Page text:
October 2009


Here is some commentary on the worship questions Special Gathering struggled with during our retreat.  On Friday evening, we listed these in order of importance to us. That is we tried to determine which our teachers and volunteers (our elders) think are important.

1) What do we like? I think often this becomes the primary issue that determines what worship services for mentally challenged persons look like. Those who are in charge often structure a worship service that is meaningful to them (those in charge) or they structure a worship service they feel would be meaningful to children.

2) What is educationally sound? This became an issue for me personally when I realized that most of my sermons were not educationally sound. We often used object lessons that were figurative. The first video we made of The Special Gathering showed me with some test tubes. One of the test tubes (which was ¾ full of a clear liquid) represented a person. There was a second test tube that I poured into the first that represented sin. Now the first test tube turned blacked (to ooh and ahs). Yet the third test tube which had red liquid in it (representing the blood of Jesus) was poured into the first test tube turning it clear again (to yet more ooh and ahs). A mentally challenged person has to mentally make abstract connections between test tubes being humans, The devil, and Jesus. Even though people enjoyed the trick I think they missed the point. The object lesson did not make it easier to understand and in fact may make it harder to understand. One of our teachers asked me lately, “how many of our members could tell you who Moses is?” I then asked myself what was important for our members to know? For me the list would be Christ and Cross focused. Also knowing we are sinners.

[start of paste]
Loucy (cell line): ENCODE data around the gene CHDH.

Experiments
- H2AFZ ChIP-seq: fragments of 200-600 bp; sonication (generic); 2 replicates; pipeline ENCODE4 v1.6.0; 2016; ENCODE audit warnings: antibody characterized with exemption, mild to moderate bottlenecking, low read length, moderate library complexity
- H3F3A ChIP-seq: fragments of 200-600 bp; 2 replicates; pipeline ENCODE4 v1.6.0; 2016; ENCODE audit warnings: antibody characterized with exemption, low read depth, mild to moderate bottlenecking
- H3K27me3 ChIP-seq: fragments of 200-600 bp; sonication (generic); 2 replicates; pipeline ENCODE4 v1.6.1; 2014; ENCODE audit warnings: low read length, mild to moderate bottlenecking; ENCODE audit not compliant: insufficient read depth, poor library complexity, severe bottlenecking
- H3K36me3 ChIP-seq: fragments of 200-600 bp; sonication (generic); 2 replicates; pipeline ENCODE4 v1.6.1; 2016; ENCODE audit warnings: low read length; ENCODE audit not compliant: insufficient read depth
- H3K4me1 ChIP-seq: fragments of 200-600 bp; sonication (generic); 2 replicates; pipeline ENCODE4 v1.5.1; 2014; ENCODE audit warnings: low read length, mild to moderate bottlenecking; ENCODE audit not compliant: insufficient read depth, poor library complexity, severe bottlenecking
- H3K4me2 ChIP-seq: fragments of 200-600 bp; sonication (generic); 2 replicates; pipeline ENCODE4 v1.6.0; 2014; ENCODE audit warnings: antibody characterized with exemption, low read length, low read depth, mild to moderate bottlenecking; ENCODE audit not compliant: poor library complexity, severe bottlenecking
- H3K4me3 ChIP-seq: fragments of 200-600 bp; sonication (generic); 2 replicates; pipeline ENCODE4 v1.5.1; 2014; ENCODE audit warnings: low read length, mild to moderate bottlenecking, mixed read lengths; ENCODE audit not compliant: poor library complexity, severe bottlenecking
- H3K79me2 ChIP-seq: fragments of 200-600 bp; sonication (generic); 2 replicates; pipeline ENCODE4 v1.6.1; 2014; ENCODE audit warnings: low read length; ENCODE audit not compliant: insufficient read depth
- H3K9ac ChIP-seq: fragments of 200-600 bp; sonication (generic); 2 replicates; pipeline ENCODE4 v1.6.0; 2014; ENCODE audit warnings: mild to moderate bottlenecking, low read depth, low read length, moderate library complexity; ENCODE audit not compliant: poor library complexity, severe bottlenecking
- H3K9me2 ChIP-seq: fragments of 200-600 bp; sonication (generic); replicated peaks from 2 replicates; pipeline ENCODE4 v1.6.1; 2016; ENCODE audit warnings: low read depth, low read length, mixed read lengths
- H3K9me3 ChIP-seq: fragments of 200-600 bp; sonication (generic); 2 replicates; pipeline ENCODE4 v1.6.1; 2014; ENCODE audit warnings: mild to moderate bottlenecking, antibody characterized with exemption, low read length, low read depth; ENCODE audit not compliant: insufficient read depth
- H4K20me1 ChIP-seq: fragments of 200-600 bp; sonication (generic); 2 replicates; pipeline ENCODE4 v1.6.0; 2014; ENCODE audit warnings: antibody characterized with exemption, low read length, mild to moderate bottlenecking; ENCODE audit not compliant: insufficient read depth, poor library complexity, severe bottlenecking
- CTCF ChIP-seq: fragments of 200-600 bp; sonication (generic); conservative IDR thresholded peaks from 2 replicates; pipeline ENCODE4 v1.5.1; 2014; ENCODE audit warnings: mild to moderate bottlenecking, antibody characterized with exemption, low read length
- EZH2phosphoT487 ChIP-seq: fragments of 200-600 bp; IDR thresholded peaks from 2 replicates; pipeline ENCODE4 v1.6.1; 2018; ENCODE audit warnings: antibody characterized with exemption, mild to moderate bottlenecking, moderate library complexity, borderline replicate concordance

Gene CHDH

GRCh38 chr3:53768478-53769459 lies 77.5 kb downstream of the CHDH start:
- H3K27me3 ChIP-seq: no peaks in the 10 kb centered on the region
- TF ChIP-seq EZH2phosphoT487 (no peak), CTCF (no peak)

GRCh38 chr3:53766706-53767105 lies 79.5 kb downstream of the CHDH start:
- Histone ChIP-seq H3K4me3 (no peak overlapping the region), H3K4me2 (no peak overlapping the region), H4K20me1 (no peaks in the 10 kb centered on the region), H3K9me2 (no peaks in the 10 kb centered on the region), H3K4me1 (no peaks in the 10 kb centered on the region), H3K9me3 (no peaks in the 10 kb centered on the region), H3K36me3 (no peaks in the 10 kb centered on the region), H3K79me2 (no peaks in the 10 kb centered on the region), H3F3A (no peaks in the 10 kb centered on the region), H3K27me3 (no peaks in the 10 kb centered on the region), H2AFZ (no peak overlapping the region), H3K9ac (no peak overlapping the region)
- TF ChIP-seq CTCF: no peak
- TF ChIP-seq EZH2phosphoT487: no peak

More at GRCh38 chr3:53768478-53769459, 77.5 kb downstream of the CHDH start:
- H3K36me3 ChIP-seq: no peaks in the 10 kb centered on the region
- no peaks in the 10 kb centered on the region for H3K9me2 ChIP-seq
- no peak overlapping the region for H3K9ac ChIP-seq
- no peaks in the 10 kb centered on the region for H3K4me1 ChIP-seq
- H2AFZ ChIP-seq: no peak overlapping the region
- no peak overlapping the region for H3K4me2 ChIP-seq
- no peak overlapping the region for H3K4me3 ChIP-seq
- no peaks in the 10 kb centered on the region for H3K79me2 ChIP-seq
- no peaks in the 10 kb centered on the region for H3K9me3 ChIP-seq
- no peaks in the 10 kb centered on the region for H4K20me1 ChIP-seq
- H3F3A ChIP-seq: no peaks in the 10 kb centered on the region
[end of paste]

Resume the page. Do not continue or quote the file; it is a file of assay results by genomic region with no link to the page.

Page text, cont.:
3) What is theologically correct? For the purpose of this discussion we are not referring to your systematic theology or belief system. The issue to be considered is weather there is a correct way to “do” worship and an incorrect way to “do” worship. Or is it only a matter of preference? I like contemporary music, you like hymns and yet someone else likes southern gospel, but are they all equally valid? Are there types of worship that are false fire (Lev 10:1-3, Heb 9:1). Or are there things you just should not do like – You just shouldn’t do communion with Mountain Dew and Dorritos? 1 Cor. 14 is about what should not happen in worship. One of the standards used is what the unbeliever would think.

4) What is meaningful to those attending? This really is not about the service being “seeker friendly” as much as it is about worship being ‘man” centered or “God” centered. Are our sermons more about what we need (how to have a better marriage, more happiness, better finances, etc) or is it about the greatness of God, the cross and the sinfulness of man.

5) What does God likes? Are there types or styles or forms of worship that are more pleasing to God? If we are to give God our best does He prefer more sophisticated music over simplistic music? Does it sadden God when we dress better for a job interview than to worship Him? Does he want our first fruits and not our leftovers? a) Those that have liked more traditional worship to high worship have at time made the case that contemporary/charismatic worship was not up to par and looked down on it. b) Likewise many who liked contemporary/charismatic worship felt that others were just missing God. That they were more spiritual. c) If God does not have a preference then it does not matter what we do. d) What is in Spirit and in Truth.